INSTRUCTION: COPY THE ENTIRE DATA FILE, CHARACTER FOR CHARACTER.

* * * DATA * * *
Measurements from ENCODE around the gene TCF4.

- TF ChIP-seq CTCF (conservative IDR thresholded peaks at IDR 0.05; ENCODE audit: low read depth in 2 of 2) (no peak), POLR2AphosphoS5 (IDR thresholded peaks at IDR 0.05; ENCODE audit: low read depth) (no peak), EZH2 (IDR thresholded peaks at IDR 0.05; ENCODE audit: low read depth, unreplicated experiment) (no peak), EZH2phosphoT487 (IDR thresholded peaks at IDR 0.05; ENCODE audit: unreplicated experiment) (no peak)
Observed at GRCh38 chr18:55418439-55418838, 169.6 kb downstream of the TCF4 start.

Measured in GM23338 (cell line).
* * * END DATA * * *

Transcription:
Measurements from ENCODE around the gene TCF4.

- TF ChIP-seq CTCF (conservative IDR thresholded peaks at IDR 0.05; ENCODE audit: low read depth in 2 of 2) (no peak), POLR2AphosphoS5 (IDR thresholded peaks at IDR 0.05; ENCODE audit: low read depth) (no peak), EZH2 (IDR thresholded peaks at IDR 0.05; ENCODE audit: low read depth, unreplicated experiment) (no peak), EZH2phosphoT487 (IDR thresholded peaks at IDR 0.05; ENCODE audit: unreplicated experiment) (no peak)
Observed at GRCh38 chr18:55418439-55418838, 169.6 kb downstream of the TCF4 start.

Measured in GM23338 (cell line).